Sunday, April 10, 2011

Talent Trumps Tax Incentives in Corporate Relocations

By Matt Egan
Published April 01, 2011
| FOXBusiness

The high-stakes game of corporate relocation can have a huge economic impact on the bottom lines of both companies and states.

Even the threat of relocating, such as the subtle one fired off by Illinois-based Caterpillar (CAT: 109.82, -0.03, -0.03%) last week, can have a lasting impact on profits and recruitment efforts.

While states vying to lure a company to relocate its headquarters inside their borders typically offer attention-grabbing tax breaks and other incentives, savvy CEOs should resist basing their decision on those fleeting goodies and give greater weight to a location's long-term ability to attract and retain talent.

“Recruitment and retention gets to the heart of what the company is. If you don’t keep talented people, you can’t make any money to pay taxes on,” said Mark Sweeney, senior principal at McCallum Sweeney, a site selection consulting firm.

Moves within the U.S. have become even more important as new laws put on the books by Congress have largely taken the option of fleeing to more tax-friendly countries off the table.

Even the threat of relocating, such as the subtle one fired off by Illinois-based Caterpillar (CAT: 109.82, -0.03, -0.03%) last week, can send shockwaves through a state.

Doug Oberhelman, the CEO of Caterpillar, appeared to raise the possibility of leaving Peoria, Ill., in a letter last week to Gov. Pat Quinn that leaked to newspapers.

“I want to stay here," Oberhelman reportedly said in the letter, which expressed concern about the state’s plan to raise personal income taxes to 5% from 3% and corporate taxes to 7% from 4.8%. "But as the leader of this business, I have to do what's right for Caterpillar when making decisions about where to invest."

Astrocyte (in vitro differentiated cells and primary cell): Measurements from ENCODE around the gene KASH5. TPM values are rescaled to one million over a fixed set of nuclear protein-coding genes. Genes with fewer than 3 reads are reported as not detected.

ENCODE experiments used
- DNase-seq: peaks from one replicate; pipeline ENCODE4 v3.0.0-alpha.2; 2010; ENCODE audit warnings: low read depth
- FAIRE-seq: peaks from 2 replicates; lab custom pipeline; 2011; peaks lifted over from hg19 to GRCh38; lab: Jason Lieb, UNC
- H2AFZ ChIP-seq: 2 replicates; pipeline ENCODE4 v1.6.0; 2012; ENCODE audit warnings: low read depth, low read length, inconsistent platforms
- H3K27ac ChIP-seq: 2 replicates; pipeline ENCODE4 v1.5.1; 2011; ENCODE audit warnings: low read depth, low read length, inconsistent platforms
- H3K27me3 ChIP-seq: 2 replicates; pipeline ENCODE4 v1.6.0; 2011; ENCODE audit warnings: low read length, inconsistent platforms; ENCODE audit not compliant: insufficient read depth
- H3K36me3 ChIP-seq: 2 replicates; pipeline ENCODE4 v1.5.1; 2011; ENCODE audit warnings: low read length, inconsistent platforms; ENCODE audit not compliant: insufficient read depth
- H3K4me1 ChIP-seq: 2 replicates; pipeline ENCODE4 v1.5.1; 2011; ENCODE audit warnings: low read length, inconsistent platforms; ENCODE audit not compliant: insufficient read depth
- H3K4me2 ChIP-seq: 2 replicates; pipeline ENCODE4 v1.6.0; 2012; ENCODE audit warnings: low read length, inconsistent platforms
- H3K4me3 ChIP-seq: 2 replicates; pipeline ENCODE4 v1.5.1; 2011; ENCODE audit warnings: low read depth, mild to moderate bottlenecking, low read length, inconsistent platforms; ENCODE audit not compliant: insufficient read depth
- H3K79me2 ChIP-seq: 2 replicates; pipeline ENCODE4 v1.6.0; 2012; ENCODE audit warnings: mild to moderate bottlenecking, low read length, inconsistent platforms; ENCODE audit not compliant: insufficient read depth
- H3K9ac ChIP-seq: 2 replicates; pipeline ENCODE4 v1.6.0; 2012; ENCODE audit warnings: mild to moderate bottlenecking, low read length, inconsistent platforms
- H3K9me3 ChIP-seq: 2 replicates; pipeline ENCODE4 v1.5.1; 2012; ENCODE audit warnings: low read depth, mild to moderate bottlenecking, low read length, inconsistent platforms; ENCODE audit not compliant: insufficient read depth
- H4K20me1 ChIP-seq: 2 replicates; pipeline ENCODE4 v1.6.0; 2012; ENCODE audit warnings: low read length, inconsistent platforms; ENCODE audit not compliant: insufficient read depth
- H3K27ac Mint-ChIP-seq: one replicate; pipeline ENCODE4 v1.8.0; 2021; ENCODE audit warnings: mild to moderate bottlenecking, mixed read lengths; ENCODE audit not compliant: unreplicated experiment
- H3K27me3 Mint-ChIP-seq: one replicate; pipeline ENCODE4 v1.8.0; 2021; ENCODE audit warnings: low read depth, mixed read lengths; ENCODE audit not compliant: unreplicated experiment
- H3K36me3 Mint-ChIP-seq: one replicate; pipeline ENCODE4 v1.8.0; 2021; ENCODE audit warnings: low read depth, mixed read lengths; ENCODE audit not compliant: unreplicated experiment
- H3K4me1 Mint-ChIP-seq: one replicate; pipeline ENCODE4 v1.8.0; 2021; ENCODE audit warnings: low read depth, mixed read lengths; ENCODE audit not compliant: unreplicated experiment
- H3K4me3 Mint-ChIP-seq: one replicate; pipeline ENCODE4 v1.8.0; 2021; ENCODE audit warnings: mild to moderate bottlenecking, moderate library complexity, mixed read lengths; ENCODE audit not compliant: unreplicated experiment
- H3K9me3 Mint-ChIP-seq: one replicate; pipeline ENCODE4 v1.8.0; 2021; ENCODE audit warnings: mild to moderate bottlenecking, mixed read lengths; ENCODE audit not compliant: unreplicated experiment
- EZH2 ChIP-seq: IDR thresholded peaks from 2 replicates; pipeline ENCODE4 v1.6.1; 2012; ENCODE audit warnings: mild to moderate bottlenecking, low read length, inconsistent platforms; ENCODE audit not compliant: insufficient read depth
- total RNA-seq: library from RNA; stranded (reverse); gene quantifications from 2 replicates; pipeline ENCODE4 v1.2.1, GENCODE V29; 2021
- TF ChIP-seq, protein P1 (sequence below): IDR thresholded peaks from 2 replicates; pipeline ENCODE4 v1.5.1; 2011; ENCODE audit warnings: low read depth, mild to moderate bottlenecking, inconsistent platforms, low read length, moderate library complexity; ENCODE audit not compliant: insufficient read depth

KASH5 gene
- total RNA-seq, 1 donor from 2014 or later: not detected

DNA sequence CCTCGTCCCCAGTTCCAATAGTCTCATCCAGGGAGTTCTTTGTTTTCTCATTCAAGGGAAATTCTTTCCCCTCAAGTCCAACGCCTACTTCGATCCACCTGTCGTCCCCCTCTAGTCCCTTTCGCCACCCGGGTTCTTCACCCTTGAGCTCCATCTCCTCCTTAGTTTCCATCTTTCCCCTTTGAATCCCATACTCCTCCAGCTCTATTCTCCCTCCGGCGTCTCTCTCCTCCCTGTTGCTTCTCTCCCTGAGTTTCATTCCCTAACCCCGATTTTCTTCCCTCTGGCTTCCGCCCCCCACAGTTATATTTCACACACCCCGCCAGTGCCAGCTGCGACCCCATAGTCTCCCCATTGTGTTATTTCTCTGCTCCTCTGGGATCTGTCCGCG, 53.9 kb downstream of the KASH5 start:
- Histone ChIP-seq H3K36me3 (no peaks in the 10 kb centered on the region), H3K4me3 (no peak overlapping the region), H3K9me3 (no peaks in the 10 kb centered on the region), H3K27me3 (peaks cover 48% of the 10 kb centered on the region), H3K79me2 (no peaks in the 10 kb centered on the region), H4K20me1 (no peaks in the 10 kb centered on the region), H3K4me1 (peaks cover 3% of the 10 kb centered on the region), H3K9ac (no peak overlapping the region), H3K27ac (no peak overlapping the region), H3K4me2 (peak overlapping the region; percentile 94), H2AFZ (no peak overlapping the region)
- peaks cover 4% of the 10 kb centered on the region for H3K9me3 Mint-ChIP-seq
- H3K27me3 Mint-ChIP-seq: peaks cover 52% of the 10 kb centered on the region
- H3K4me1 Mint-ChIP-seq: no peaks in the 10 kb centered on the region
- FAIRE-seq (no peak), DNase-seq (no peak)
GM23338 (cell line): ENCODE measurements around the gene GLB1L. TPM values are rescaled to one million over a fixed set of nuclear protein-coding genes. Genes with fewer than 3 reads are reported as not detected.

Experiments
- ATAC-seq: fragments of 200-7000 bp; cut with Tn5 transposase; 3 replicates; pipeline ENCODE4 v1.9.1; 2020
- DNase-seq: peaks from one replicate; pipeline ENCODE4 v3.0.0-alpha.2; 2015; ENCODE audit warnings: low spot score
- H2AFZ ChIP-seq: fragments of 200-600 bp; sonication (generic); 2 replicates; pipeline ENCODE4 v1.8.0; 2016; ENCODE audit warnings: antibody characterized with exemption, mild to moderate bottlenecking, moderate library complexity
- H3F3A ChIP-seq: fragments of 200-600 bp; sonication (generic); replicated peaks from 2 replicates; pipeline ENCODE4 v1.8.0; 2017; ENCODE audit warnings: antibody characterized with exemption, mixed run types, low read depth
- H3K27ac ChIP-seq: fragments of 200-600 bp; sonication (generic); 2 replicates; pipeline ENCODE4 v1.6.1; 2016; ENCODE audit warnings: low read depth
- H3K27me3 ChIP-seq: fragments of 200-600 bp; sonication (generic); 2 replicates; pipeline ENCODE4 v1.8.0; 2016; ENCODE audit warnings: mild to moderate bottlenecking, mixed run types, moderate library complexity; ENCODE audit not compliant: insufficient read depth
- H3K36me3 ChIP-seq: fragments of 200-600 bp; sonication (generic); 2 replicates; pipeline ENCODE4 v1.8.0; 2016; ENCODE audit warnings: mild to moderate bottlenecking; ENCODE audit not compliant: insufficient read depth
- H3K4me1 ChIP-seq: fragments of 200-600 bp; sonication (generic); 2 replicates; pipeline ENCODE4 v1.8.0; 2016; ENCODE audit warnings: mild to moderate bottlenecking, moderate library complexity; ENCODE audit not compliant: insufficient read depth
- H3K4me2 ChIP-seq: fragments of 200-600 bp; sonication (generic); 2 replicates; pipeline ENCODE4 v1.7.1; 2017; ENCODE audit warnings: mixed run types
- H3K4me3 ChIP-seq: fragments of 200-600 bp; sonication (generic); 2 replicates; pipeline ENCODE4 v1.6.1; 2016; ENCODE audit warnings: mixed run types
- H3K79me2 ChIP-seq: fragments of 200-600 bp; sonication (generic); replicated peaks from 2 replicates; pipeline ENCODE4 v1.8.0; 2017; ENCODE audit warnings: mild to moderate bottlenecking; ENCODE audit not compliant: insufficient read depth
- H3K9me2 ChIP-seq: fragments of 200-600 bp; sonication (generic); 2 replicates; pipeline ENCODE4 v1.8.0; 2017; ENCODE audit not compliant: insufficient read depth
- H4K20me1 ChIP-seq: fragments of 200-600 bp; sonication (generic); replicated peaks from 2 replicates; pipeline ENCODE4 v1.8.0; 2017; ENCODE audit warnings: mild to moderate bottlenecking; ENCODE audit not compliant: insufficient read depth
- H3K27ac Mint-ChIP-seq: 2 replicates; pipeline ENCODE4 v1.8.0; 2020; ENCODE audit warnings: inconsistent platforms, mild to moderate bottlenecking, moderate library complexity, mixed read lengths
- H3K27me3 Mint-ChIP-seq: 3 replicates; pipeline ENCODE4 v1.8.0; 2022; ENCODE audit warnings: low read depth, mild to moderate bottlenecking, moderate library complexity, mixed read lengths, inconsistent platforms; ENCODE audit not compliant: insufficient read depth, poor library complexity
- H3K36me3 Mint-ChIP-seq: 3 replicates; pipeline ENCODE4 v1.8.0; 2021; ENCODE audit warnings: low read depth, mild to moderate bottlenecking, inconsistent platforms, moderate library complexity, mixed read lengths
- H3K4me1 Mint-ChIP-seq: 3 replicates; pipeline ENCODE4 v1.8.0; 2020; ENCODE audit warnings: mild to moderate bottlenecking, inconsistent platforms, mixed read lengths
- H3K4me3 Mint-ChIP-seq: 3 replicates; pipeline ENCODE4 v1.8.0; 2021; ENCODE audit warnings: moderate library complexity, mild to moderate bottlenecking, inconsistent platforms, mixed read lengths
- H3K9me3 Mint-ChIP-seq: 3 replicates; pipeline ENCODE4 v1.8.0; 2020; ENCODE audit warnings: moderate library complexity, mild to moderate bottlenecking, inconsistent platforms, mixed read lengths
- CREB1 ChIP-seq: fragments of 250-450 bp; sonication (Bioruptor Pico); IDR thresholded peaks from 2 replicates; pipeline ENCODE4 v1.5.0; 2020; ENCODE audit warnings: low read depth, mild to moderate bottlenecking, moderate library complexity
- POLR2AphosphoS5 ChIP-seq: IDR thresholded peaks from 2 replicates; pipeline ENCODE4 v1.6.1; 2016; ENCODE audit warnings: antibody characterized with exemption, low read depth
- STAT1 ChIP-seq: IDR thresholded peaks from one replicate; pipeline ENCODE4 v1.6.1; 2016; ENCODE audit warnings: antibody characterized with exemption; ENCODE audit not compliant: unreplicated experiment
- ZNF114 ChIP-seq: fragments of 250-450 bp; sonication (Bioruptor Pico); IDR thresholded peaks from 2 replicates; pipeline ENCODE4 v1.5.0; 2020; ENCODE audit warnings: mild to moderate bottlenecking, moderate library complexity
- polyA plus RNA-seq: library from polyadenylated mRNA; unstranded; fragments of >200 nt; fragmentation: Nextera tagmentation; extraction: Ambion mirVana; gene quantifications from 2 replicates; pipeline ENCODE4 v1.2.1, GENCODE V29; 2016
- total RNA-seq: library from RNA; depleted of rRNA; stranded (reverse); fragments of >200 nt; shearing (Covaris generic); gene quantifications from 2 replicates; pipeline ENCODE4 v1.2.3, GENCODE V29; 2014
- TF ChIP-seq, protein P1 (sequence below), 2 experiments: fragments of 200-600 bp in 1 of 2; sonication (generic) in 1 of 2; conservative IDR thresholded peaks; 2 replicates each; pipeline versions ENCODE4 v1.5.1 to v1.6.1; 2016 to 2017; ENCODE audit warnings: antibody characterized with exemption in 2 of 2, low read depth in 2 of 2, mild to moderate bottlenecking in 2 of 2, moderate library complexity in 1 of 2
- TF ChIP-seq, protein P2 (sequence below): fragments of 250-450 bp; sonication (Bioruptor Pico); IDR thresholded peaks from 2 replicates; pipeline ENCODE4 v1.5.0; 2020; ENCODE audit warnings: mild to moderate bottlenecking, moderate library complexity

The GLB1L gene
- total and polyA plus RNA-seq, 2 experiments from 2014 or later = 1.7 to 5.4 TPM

Premium Put on Talent

If Caterpillar was seriously considering a move, relocation experts would list cities that make the most economic sense, especially on the labor side. The focus on talent in corporate relocation boils down to a city’s ability to either supply the workers needed to operate the headquarters or the likelihood employees and job candidates will want to move there.

“This is a long-term decision. You need to be in a market that can support your skill set,” said Mark Seeley, senior managing director of CB Richard Ellis’ Labor Analytics Group. Seeley notes that labor typically represents 70% to 80% of the operating cost of the headquarters.

Companies weigh a slew of attributes used to measure each location’s quality of life, including housing affordability, commuting conditions, local education, safety and recreational activities.

“Everyone thinks their quality life is great and they say that in all sincerity. But there is a difference in quality of life between a small town in South Dakota and Chicago,” said Sweeney, whose firm is based in Greenville, S.C.

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